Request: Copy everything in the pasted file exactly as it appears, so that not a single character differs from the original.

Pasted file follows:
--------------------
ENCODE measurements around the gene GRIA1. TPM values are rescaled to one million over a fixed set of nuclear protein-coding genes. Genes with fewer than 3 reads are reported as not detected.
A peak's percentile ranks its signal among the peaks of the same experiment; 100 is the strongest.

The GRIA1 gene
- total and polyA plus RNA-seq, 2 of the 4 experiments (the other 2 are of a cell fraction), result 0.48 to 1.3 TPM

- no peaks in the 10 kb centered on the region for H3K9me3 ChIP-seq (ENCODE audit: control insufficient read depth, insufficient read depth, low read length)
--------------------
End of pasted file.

ENCODE measurements around the gene GRIA1. TPM values are rescaled to one million over a fixed set of nuclear protein-coding genes. Genes with fewer than 3 reads are reported as not detected.
A peak's percentile ranks its signal among the peaks of the same experiment; 100 is the strongest.

The GRIA1 gene
- total and polyA plus RNA-seq, 2 of the 4 experiments (the other 2 are of a cell fraction), result 0.48 to 1.3 TPM

- no peaks in the 10 kb centered on the region for H3K9me3 ChIP-seq (ENCODE audit: control insufficient read depth, insufficient read depth, low read length)